Marriage Story: Parties in Dissolution

Marriage Story stars Scarlett Johanssen and Adam Driver.

Criminal lawyers see bad people at their best, divorce lawyers see good people at their worst.

Now on Netflix and nominated for six Golden Globes, Marriage Story reflects the high-caliber filmmaking of screenwriter-director Noah Baumbach, whose many credits include The Squid and the Whale and Frances Ha. His all-too-human roles are steeped in reality and seasoned with wit, and consistently draw premium talent like this all-star cast with Scarlett Johansson, Adam Driver, Laura Dern, and Alan Alda. But the content comes with an unspoken caveat: enter at your own risk.

Fueled by the agony of Baumbach’s parents’ divorce and his own divorce from actress Jennifer Jason Leigh, this saga stings with anger, frustration, and despair. As Nicole and Charlie Barber, Johansson and Driver put it all out there, venting raw emotions of resentment and fury, while a mutual sense of caring hovers beneath.

But when Nicole changes the game, there’s no turning back. Suddenly their legal journeys are navigated by bloodthirsty lawyers who turn separation into a declaration of war. And whose hourly fees could suck the dollars out of pockets we never knew we had.

With mastery over design and detail, Marriage Story opens with sentimental voiceovers that introduce us to Charlie, a New York theater director, and Nicole, his wife and leading lady. Charlie enumerates Nicole’s finest traits, followed by Nicole narrating what she loves about Charlie. And Baumbach is a keen observer who never stoops to cliché. He drills down to the molecular level of mutual appreciation that couples discover during years of living together. And given these tender and humorous qualities the Barbers admire in each other, we wonder why they would separate. But we don’t wonder for long.

The complications of divorce are far-reaching. Nicole needs her own life back in L.A., while Charlie prefers their life in New York as it was. And then there are friends and families who share relationships with both partners but now must choose sides. And finally there’s the ultimate collateral damage: their child. Played by Azhy Robertson, young Henry Barber is a silent victim of his parents’ pain. He endures the manipulation of being shared, fought over, and put-upon by competing guardians. And he’s expected to conform to a contrived schedule of alternating parents with fresh enthusiasm.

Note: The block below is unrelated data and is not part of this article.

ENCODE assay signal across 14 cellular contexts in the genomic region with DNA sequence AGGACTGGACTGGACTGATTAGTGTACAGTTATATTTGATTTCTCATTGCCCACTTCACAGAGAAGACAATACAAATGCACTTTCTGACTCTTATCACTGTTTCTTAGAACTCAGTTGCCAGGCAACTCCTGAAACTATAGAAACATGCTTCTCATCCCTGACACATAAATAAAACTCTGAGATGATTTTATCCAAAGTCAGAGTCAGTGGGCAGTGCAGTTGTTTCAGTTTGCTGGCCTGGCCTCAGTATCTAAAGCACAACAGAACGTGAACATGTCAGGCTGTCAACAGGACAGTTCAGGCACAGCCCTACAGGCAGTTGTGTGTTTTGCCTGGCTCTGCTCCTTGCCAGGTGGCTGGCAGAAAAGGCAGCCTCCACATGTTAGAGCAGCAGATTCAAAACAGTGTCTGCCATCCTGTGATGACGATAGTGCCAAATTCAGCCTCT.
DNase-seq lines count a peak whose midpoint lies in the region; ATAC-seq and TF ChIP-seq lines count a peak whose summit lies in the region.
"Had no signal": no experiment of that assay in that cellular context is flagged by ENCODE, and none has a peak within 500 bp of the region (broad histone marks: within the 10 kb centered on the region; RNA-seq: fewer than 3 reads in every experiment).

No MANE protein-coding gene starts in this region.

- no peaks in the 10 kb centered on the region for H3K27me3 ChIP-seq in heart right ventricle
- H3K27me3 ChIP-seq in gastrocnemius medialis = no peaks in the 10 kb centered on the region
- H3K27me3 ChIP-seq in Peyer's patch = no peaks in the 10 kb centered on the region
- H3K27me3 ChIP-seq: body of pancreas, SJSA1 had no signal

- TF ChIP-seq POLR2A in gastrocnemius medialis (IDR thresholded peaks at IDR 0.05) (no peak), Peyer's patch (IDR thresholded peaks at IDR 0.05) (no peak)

Believe it or not, Marriage Story offers some humor. Among my favorite moments is the way Los Angeles residents remind us that their city’s West Coast virtues make it superior to living in New York (nicer weather and more living space), as though they’re finally putting an age-old competition to rest.

But even humor can’t alter this downward trajectory that’s all too common. The promotional poster could display those little hazard cones and maybe a gentle warning: not recommended for those seeking light entertainment. But this doesn’t mean the movie isn’t worth seeing. Au contraire, Marriage Story is a powerful event that makes us ponder. And ultimately, this film is instructive. Follow my logic.

I’m probably not alone in wishing Charlie and Nicole had aired their differences sooner, and possibly stayed together. The Barbers are fictional characters, but the drama is real. You know how sometimes we respond to a small conflict with the nuclear power of Level 8, when a rational Level 3 would be more appropriate? And sometimes divorce is a Level 10 response to years of unaddressed conflict. The resentment builds over time, which makes it harder to heal the rift. And suddenly, poof. Ballgame over. Which leads us to the bottom line.

Marriage Story has educational value. Maybe this wasn’t the filmmaker’s intention, but as the dust settles on this stressful separation, a message emerges: we should watch and learn from the mistakes of others. Accept that there are always differences of opinion between two people, but don’t let the tension build. Respectfully disagree with those you care about—a friend, a relative, a spouse. Resolve your conflicts together. And therein lies the power that keeps a relationship strong. It could save a marriage. Do try this at home.

That’ll be 35 dollars, please.   A